Frederick Youens and Ian Fraser continue to be an inspiration to us all, and a source of pride that we - through RGS - are so closely associated with them.
Our boarding house, Fraser Youens, is named after two very remarkable old boys, Frederick Youens and Ian Edward Fraser, who fought in the First and Second World Wars respectively.
They continue to be an inspiration to us all, and a source of pride that we - through RGS - are so closely associated with them. Both were awarded the Victoria Cross, the highest and most prestigious award ‘for gallantry in the face of the enemy’ that a serviceman in the British and Commonwealth forces can aspire to attain. “…some have made the greatest sacrifice of all. They felt that their country called them, and they did not hesitate to answer to the call: while we deeply mourn their loss, the School will always keep their memory green, and when happier times come back again, the example of their self-sacrifice will still remain for all the succeeding generations who will receive their education within these walls” Headmaster Mr Arnison, in 1915
Frederick Youens, VC
- Born August 1892 in High Wycombe
- OW 1911
- Conflict: WW1 1914 - 17
- Rank: 2nd Lieutenant
- Killed in action: July 1917
- Buried: Railway Dugouts Burial
In July, 1917, Frederick Youens was fatally wounded in Belgium, just one month before his 25th birthday. A High Wycombe boy, he had made his mark at RGS, through acting in school plays, as a prefect and as a member of the Debating Society too. Frederick had wanted to be a teacher before the war, and had been offered a scholarship to Oxford University. The outbreak of WW1 was to change all of that.
Although he had already been injured, Youens went to help organise a Lewis gun team that was in disarray (see illustration). An enemy bomb fell on their position and, when it did not explode, he picked it up and threw it over the parapet away from the gun team. Another bomb fell almost immediately in the same place. Again Youens picked it up in an attempt to save his comrades. Tragically, it exploded in his hand, fatally wounding him and some of those he had tried to save. His selfless courage rightly earned him the highest military honour, and a place in our own hall of fame.
Ian Fraser, VC,DSC, RD and Bar, JP
- Born December 1920 in Ealing; educated at RGS (OW 1935)
- Died December 2008; buried Landican, Wirral, Merseyside
- Conflict: WW2 1939 – 45 Rank: Lieutenant
- Awards: Victoria Cross, Distinguished Service Cross; Legion of Merit;
- Decoration for Officers of the Royal Naval Reserve and Bar
- Scuba Diving pioneer
Ian Fraser died in 2008, at the grand age of 87, having lived a fascinating and successful life. The award of his VC, in July 1945, for an extraordinary act of gallantry at the close of WW2, is the culmination of wartime service characterised by dedication, courage and outstanding resourcefulness.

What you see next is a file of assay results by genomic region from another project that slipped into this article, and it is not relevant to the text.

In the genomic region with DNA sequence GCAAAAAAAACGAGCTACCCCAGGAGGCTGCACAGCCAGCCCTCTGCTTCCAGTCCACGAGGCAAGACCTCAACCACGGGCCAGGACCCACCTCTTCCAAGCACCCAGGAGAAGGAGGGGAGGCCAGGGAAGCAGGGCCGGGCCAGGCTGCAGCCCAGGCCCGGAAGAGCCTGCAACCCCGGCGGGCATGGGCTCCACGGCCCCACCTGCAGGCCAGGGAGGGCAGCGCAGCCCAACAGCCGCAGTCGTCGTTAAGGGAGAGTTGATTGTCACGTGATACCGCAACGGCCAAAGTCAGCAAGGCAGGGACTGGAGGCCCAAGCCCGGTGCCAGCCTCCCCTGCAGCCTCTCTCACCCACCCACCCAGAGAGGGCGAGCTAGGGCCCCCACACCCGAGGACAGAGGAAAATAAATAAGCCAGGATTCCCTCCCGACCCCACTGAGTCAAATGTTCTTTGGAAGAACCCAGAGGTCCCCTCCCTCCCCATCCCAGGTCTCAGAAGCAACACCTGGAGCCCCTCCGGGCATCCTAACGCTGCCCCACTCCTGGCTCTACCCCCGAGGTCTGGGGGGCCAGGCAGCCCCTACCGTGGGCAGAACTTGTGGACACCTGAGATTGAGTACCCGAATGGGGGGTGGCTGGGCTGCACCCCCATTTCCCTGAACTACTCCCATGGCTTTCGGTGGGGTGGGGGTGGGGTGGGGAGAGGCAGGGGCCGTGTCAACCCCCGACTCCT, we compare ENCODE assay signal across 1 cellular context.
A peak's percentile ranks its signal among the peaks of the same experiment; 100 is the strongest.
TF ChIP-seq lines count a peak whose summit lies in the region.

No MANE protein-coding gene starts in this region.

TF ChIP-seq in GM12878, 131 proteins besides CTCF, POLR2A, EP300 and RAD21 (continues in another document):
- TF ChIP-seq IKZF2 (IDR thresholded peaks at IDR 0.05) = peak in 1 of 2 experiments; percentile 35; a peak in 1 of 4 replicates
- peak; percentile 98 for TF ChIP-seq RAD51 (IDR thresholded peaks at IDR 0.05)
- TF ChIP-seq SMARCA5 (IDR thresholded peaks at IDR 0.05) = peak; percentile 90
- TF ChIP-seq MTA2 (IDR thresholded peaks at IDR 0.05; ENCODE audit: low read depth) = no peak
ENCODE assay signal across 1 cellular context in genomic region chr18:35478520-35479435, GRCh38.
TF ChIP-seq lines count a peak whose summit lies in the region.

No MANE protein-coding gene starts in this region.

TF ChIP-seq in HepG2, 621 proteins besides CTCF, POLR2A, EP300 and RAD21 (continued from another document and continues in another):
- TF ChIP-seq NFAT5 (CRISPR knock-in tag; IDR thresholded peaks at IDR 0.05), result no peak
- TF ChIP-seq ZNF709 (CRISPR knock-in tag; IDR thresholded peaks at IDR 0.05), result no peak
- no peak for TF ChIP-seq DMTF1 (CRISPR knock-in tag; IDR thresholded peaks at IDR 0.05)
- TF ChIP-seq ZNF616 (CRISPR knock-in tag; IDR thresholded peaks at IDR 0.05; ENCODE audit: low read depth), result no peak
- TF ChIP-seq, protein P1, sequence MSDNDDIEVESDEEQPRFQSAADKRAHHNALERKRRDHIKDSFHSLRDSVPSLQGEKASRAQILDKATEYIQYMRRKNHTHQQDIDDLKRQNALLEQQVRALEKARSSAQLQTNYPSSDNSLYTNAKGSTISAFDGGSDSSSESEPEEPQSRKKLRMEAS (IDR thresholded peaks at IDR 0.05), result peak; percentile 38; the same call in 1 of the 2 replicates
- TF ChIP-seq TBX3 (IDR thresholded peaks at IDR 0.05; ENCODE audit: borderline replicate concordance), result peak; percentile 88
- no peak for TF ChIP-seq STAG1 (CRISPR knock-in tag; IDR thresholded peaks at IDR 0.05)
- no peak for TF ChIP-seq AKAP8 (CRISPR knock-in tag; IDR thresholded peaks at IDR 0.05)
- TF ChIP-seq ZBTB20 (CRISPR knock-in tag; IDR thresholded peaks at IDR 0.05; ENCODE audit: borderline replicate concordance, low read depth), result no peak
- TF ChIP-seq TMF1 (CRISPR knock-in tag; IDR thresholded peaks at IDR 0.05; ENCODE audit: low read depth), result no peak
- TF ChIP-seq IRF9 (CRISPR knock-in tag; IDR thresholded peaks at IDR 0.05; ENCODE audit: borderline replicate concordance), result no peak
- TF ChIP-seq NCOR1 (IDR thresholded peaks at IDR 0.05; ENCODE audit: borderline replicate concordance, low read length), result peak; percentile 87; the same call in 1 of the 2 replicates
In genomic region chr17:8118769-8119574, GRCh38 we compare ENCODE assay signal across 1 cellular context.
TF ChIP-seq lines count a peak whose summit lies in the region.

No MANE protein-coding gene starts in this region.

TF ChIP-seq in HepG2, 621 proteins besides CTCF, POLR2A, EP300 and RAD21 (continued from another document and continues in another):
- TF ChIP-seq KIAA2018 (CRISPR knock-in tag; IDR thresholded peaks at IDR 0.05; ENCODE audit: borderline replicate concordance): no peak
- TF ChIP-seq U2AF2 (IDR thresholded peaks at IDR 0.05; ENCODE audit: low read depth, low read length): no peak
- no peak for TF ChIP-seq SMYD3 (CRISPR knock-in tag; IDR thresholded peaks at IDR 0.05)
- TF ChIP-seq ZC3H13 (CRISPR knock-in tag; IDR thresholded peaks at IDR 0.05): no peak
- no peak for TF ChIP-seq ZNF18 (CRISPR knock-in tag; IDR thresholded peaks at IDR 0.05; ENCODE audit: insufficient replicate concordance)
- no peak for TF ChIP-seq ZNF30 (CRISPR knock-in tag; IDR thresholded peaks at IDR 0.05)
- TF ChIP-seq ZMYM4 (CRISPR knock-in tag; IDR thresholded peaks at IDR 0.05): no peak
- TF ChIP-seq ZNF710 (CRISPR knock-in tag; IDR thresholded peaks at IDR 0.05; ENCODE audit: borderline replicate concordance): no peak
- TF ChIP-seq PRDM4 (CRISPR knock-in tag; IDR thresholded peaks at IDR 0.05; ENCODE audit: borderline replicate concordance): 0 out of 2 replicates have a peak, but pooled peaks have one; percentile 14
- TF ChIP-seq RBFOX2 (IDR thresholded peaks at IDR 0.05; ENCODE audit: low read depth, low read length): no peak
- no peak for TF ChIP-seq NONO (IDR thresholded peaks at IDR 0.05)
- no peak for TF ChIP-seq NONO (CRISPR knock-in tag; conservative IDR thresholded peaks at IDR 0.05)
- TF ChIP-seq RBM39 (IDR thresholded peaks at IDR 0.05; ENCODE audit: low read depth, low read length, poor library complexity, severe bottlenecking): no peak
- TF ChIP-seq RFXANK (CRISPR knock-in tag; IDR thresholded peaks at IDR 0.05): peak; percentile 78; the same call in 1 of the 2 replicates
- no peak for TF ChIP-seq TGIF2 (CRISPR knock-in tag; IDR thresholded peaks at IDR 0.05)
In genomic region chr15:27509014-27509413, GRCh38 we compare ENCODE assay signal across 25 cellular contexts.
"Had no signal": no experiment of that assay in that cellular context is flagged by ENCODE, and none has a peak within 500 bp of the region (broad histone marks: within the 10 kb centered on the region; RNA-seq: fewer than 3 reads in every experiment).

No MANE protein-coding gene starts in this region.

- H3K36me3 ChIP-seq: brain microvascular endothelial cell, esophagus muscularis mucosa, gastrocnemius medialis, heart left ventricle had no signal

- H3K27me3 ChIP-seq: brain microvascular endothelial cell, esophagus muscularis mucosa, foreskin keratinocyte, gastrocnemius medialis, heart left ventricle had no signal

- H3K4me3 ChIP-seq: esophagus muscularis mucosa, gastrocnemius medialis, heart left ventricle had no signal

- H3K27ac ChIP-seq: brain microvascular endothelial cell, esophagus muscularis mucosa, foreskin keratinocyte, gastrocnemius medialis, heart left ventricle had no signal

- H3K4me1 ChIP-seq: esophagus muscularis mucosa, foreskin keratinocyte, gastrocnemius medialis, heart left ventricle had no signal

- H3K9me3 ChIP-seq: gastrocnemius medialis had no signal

Ian Fraser commanded HM’s Midget Submarine XE-3 in the successful attack on the Japanese heavy cruiser, Takao, in the Singapore Straits. The citation reads as follows:
“The XE-3 deliberately left the believed safe channel and entered mined waters…for 40 minutes, XE-3 pushed her way along the seabed until finally Lieutenant Fraser managed to force her right under the centre of the cruiser. Here he placed the limpets and dropped his main side charge. The courage and determination of Lieutenant Fraser are beyond all praise. Any man not possessed of his relentless determination to achieve his object in full, regardless of all consequences, would have dropped his side charge alongside the target instead of persisting until he had forced his submarine right under the cruiser.”
Not a man to rest on his laurels, Ian Fraser utilised his wartime experiences and achievements to set up and resource his own highly successful companies, Universal Divers and North Sea Diving Services. * The actor, Martin Delaney, played Ian Fraser in a TV programme, ‘Victoria Cross Heroes’, which was narrated in part by HRH Prince of Wales, and tells the story of Fraser’s attempt to sink the Takao.
The Victoria Cross
The Victoria Cross was conceived during and after the Crimean War, the first major conflict to be reported by correspondents in the field of war. William Howard Russell, of The Times newspaper, reported on the bravery of common soldiers, men whose bravery went unrecognised. The House of Commons decided, on 19th December 1854, that Queen Victoria should create a medal – “an order of merit for distinguished and prominent personal gallantry to which every grade and individual from the highest to the lowest may be admissible.”
Prince Albert’s support convinced the Queen that this was the right thing to do and, when he won the battle for it to bear her own name, the Victoria Cross was born.
The bronze for the Cross came from a captured Chinese-made cannon used by the Russians at Sebastopol during the Crimean War. What is left will fashion only around 80 more, but the Cross is so rarely bestowed and so highly prized - with only 11 awarded since the end of WW2 - that the bronze should last for many years to come.
A very small number of VC holders are alive today. RGS is rightly proud of both its VC holders, who are part of one of the world’s most exclusive fraternities.